This innovation goes further, by increasing the effectiveness of the growth enhancer process by improving the timeliness of application. This will result in reduced costs for the orchardists and increased yield from the orchards.
“The overall outcome will be a higher quality kiwifruit crop,” he says.
The biggest challenge has been the acquisition of data and undocumented knowledge to support the development of variables to create the algorithm, he says.
Goodin says the project is ongoing and presents a massive opportunity for Zespri.
Robotics in the workplace
The technology team is also working on an internal project using robotic process automation (RPA) for their sales plans.
Goodin says currently, the Zespri customer service staff maintains a sales plan for each customer.
These plans are updated weekly with the actual sales order data up to the end of the previous week and planned orders for the current and future weeks.
This data is shared by email with the customers who confirm their orders for the current week. These confirmed plans are then entered into SAP as current week orders.
The RPA pilot aims to automate the weekly updating of the sales plan with actual orders and distributions to customers. It will include monitoring for responses from customers and updating the sales plan with amendments made by the customers.
Zespri looked to improve the current business process and augment resources through the utilisation of two RPA bots.
The first is an attended bot that manages the weekly updates of the sales order plan with actual sales order data prior to sending to the customers. The second bot is unattended and monitors responses from the customer and updates the sales plan based on this data.
The pilot aims to assess the use of RPA technologies within Zespri and identify where the company can augment resources, or replace them, says Goodin.
He says the key challenges of the pilot has been the concerns from business resources that robots will take over their roles.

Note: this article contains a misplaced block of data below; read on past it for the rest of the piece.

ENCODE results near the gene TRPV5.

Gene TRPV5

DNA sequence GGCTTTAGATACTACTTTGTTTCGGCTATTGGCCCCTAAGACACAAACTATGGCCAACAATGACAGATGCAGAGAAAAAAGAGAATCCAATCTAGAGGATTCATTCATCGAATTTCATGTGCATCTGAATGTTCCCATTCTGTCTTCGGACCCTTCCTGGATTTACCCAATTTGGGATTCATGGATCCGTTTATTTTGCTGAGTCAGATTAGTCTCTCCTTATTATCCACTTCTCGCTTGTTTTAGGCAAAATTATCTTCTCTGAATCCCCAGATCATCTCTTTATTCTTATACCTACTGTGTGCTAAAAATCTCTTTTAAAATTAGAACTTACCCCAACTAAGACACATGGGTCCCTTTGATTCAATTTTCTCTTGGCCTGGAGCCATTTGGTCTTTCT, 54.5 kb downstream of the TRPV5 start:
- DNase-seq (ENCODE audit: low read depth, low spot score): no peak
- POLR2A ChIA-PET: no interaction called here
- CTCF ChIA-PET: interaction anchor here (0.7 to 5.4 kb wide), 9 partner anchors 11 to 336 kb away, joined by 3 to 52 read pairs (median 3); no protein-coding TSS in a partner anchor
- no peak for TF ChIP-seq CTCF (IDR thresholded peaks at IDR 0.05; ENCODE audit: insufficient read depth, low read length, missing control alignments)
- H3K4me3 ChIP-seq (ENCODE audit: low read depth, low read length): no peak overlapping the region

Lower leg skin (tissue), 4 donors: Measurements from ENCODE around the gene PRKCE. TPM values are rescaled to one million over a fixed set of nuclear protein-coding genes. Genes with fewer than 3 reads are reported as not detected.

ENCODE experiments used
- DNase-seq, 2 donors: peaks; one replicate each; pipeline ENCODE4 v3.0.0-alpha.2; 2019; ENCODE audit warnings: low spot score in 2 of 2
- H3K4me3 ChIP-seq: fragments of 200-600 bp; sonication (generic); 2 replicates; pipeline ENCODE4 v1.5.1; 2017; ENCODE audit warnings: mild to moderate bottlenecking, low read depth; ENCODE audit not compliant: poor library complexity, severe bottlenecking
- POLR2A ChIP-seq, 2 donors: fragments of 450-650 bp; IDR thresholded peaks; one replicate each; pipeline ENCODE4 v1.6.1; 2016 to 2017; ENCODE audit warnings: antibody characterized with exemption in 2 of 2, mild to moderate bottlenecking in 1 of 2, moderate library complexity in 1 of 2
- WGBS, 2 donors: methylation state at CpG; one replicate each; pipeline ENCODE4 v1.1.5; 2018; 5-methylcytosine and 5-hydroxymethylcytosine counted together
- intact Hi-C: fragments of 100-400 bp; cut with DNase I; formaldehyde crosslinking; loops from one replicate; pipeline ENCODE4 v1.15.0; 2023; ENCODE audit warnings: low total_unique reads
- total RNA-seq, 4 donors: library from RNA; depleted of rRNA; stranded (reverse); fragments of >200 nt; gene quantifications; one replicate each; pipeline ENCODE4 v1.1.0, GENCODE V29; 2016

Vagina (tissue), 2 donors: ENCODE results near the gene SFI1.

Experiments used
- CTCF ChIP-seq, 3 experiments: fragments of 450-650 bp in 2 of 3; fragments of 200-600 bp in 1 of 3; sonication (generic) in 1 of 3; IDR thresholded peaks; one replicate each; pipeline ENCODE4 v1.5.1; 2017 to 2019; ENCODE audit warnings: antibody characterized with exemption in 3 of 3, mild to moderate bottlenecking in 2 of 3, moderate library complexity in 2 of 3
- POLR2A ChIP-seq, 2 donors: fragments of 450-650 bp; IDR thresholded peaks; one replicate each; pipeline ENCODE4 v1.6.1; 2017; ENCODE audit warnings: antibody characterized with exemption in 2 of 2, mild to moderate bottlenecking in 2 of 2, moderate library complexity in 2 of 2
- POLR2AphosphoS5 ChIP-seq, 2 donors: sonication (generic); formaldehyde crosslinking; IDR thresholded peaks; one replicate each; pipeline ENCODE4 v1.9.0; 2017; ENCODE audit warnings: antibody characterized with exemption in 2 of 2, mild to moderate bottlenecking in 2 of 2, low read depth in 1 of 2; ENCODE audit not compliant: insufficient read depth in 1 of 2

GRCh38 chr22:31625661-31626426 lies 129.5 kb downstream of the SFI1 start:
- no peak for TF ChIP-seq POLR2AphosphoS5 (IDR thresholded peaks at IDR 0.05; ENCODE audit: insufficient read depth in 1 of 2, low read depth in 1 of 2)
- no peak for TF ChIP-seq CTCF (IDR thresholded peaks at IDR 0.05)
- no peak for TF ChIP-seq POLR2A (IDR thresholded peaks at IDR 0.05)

“We managed this through stressing that they are augmenting, not replacing resources, and that removal of manual tasks frees people up for higher value tasks.”
He says the RPA pilot has proven successful, saving 11.5 hours per week, and is now being scheduled for production rollout.
Communication as a cornerstone strategy
As shown by the RPA pilot and other projects, communication and engagement are hugely important for all organisations, says Goodin.
“For Zespri the global nature of our business makes regular communication a cornerstone of building and maintaining the culture of the company,” says Goodin.
To keep people up to date, his team actively participates in Zespri’s global forums. These are facilitated company meetings where the executive team covers key issues and topics related to delivering the business strategy.
In order to work across the multiple time zones in which Zespri operates, the company holds two forums which are livestreamed and recorded for people to access at a later date.
As CDO, Goodin conducts a monthly ‘skype hour’ where anyone in the organisation can dial in and ask a question about the digital function and strategy. “These sessions are unscripted and provide a transparent glimpse into the digital function.”
From a team perspective, he uses a SharePoint site and digital newsletter to share information specific to the global digital team.
The digital team has a weekly Monday morning briefing. “We discuss the work in progress for the next three weeks via a Kanban board,” says Goodin.
“This ensures we continue to track progress of key initiatives and remove roadblocks when necessary.”